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Processes – why we avoid them

Even tough we design processes to improve our daily routine, people are still want to avoid them. I mostly saw this in Romanians, because I live in Romania, but people from other countries have it too.
Could be the programmer mind. I read once that the programmers are the laziest people. That’s why they try to automate everything and have the computers do their work. If you see a process like this, it can actually help you. But if you think that this only a new task on top of your existing ones or a wall for the common people and you’re special, then, yes, this was actually developed against you by mean old corporatist thinking style.

Let’s take an example. Let’s say that you work in a company with a pretty advanced, web-style interface, ticketing system. This is actually your interface to mostly everything you need, from ordering office supplies to report bugs in applications. Yup, all the internal company processes are in here. Now, you’re browsing the intranet and you read a page telling that your company just bought a corporate license to a totally new cool software that will come in very handy for you. All you have to do is click on a link “Request access to the download page”. But no, this is for everyone else. It just happens that you have a good friend in the IT department. So let’s start talking (through any known software of instant messaging)
You: Hi
IT friend: Hi
You: I just saw that we bought CoolSoft 3.0
IT friend: Yup, just happened. You really have to see what cool features they added
You: Nice! I want to install it too
IT friend: No problem. Just go to our intranet. Let me gave you the link
You: No, no, I have the link, the problem is that I have to request access
IT friend: So? Ask for it.
You: I was thinking that you maybe have the program so that I won’t have to request this. You know how much time takes these kind of things
IT friend: Nope, I deleted the kit after installing it
You: Maybe someone in your team … Pleeeease …
IT friend: Ok, let me check

Meantime another conversation happens between your IT friend and his friend and in the end you finally end up with a share folder from where you can download the kit. So, in the end you finally made it. You made completely unuseful a piece of software (company’s intranet) worth few thousands (or maybe tens of thousands) by simply wasting half an hour of your time and two other colleagues. Cool, isn’t it?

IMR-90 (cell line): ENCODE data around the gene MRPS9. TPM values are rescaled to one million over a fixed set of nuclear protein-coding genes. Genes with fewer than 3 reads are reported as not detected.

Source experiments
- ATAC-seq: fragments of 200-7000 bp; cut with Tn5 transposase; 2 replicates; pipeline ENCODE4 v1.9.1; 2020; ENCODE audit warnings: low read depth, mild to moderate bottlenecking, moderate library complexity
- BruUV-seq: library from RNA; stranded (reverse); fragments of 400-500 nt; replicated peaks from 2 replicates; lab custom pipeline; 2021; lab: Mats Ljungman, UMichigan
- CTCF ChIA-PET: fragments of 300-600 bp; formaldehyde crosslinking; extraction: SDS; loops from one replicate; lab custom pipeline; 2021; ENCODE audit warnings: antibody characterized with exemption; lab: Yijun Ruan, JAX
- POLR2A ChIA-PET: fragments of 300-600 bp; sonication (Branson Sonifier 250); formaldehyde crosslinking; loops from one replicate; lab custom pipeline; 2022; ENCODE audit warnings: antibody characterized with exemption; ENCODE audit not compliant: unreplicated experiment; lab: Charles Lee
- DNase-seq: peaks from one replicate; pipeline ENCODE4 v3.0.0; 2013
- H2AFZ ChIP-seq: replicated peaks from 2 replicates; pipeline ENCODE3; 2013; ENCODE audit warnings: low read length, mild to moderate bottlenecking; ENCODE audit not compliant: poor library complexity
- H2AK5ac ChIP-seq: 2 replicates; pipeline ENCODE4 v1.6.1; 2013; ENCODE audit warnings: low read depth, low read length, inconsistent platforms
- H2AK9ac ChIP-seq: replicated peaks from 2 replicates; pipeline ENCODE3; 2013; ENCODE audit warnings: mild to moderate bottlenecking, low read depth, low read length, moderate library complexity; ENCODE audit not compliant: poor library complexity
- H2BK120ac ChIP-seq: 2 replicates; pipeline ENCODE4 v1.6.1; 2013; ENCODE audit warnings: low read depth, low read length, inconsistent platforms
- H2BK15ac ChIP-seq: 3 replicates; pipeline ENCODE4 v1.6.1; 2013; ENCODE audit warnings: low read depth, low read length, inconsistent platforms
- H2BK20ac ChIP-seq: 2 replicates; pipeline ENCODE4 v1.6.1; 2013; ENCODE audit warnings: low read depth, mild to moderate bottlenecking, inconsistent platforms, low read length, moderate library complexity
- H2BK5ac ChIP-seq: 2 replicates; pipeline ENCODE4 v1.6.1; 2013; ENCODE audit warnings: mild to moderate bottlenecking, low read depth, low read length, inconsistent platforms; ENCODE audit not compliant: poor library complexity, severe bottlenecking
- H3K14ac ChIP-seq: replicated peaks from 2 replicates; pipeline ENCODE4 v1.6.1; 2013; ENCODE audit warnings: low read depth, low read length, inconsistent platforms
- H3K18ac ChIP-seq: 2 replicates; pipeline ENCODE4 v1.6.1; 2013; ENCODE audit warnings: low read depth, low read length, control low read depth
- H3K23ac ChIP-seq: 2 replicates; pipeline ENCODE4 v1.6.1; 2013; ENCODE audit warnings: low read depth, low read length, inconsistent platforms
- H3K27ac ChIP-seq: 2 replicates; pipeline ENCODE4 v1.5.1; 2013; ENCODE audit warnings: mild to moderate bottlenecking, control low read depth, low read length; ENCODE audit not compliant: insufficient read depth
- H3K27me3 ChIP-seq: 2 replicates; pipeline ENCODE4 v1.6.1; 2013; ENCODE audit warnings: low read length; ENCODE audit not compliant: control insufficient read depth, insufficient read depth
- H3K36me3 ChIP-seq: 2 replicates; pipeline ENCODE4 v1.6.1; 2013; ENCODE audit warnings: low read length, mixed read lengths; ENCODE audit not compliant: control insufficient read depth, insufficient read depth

Let me tell you what would have happened if you have clicked that link. An automatic email would have been sent to someone (possibly from IT or management) with your request and your details. That someone would have seen the request, would have clicked another link and your request would have been approved. You would have received another email with the download link. Two minutes.

I agree that sometimes people are introducing processes just for the sake of it. Sometimes they even do some parts of the process, without even knowing why. I agree that’s stupid. But if you realize this, don’t try to avoid the process, challenge it. Try to change it, improve it.

There is a saying: rules are made to be broken. I would agree. And even these automated workflows agree. Sometimes, these rules have to be bended, and that’s why the human factor is involved to take the critical decisions.

I have to admit that I really like Java. One of the things that I like about is JCP. I really enjoy the idea that everyone can write a piece of software that will interoperate with all the software out there, without having to reverse engineer I don’t know how many programs, use proprietary protocols, that can change over night, without any prior notice etc. The standards are made to avoid all these kind of headaches. And the processes are the equivalent in the operational world.

So work with them to save your time. Challenge them to save everyone’s time.

Categories: Web
  1. behindblueeyez
    November 27, 2008 at 8:55 pm

    please try to be coherent next time 😛

  2. November 27, 2008 at 10:24 pm

    OK, I’ll do. Maybe was too specific on this post :).

  3. January 28, 2009 at 8:32 pm

    oh yeah, exactly what we all do, right Adrian? 😀 😛

    Good point, but face it, skipping isn’t ALWAYS bad 😀

    I’d love to be able to skip ordering a brand new PC/laptop : ))

  4. January 28, 2009 at 9:10 pm

    Processes are (or should be) usually addressing somewhere over 90% of the cases. The main idea is not to make an exception out of everything. If that’s the case you better change the process.

  5. January 28, 2009 at 9:18 pm

    Well I didn’t say I don’t agree 🙂

    It’s only for very, very less important things that I think skipping isn’t always bad.

    My example :

    The process says I should receive files from the client through the ticketing system…However, I generally tend to break this rule, as clients seem to be much more happy when they send them through e-mail, avoiding frequent issues with the system.

    I know it’s not wise, but it’s a lot faster and…for some unknown reason, from the very beginning, my clients were always complaining about the system 🙂

  6. January 29, 2009 at 10:31 am

    Of course, making the client happy is very important, but as I said, then you should maybe consider challenging the process. That’s where the problem is. If both parties are happy with the exception way, then make it the standard way.
    And in the beginning, people are usually complaining about everything. It’s in their nature and it is called resistance to change.

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